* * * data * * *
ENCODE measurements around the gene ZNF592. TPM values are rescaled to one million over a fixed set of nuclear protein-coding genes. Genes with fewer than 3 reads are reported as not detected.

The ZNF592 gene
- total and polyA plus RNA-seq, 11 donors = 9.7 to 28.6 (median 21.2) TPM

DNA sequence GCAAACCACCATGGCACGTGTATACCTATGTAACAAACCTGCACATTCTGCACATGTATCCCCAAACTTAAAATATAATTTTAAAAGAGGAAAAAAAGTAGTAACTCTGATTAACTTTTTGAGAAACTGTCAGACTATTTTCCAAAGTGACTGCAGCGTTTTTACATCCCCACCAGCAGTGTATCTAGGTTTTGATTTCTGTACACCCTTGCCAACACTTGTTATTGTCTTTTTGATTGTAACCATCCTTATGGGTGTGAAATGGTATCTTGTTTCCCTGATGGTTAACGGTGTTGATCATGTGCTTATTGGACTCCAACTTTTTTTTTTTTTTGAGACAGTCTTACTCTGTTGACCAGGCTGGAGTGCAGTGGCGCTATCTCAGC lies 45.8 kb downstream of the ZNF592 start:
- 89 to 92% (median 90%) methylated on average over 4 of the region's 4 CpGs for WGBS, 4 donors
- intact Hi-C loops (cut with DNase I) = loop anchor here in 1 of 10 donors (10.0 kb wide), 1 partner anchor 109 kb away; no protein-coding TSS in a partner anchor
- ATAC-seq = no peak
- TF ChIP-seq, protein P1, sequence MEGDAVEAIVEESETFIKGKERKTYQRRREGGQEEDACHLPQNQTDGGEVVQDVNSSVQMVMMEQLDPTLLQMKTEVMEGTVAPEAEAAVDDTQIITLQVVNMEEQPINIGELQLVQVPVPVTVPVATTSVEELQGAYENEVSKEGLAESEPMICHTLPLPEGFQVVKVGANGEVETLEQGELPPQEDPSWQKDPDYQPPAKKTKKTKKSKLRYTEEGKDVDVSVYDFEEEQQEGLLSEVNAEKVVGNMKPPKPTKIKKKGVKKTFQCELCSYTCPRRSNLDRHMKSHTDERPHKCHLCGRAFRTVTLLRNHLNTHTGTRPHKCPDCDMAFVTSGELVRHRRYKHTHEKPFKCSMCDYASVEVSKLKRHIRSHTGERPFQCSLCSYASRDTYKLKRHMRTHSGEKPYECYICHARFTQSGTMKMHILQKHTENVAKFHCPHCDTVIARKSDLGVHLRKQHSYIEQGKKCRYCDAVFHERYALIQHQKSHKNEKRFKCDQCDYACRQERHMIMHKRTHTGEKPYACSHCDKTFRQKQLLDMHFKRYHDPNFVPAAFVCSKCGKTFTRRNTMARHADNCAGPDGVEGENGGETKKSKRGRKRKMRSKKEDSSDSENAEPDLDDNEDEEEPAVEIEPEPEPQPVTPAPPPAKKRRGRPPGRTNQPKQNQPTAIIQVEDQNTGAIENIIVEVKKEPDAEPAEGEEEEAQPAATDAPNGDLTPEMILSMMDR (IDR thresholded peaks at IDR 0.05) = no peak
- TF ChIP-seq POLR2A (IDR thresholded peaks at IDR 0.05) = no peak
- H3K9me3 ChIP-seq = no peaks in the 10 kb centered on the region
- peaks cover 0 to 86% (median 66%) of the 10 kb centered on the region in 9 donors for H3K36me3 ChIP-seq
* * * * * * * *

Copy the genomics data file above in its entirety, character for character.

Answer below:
ENCODE measurements around the gene ZNF592. TPM values are rescaled to one million over a fixed set of nuclear protein-coding genes. Genes with fewer than 3 reads are reported as not detected.

The ZNF592 gene
- total and polyA plus RNA-seq, 11 donors = 9.7 to 28.6 (median 21.2) TPM

DNA sequence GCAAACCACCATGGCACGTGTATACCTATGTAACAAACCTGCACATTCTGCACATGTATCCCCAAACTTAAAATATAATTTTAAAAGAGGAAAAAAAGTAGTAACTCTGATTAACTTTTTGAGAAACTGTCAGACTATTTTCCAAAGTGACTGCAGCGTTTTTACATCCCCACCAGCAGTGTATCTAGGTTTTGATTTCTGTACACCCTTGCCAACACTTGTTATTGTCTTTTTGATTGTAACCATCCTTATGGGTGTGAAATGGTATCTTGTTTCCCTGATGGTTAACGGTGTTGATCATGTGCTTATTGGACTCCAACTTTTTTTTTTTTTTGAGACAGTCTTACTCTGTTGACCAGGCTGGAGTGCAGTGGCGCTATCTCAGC lies 45.8 kb downstream of the ZNF592 start:
- 89 to 92% (median 90%) methylated on average over 4 of the region's 4 CpGs for WGBS, 4 donors
- intact Hi-C loops (cut with DNase I) = loop anchor here in 1 of 10 donors (10.0 kb wide), 1 partner anchor 109 kb away; no protein-coding TSS in a partner anchor
- ATAC-seq = no peak
- TF ChIP-seq, protein P1, sequence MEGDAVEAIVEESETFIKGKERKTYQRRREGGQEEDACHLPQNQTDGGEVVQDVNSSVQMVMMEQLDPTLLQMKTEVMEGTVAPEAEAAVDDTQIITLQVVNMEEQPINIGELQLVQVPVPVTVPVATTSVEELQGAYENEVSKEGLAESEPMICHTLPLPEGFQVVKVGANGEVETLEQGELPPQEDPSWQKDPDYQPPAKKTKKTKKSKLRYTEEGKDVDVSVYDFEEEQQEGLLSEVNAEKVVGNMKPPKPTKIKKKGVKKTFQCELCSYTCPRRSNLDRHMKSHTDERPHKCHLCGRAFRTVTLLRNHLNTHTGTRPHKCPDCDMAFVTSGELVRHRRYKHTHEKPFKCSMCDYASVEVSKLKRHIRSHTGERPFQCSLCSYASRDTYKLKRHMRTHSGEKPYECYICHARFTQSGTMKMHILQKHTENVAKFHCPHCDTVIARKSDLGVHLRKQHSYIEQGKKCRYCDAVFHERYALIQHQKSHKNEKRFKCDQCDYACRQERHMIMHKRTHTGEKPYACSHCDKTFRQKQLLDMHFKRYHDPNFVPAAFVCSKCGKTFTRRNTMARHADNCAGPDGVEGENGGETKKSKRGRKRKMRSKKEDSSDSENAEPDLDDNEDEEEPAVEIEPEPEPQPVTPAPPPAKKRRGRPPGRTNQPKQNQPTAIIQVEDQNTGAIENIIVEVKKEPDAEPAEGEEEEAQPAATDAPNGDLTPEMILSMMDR (IDR thresholded peaks at IDR 0.05) = no peak
- TF ChIP-seq POLR2A (IDR thresholded peaks at IDR 0.05) = no peak
- H3K9me3 ChIP-seq = no peaks in the 10 kb centered on the region
- peaks cover 0 to 86% (median 66%) of the 10 kb centered on the region in 9 donors for H3K36me3 ChIP-seq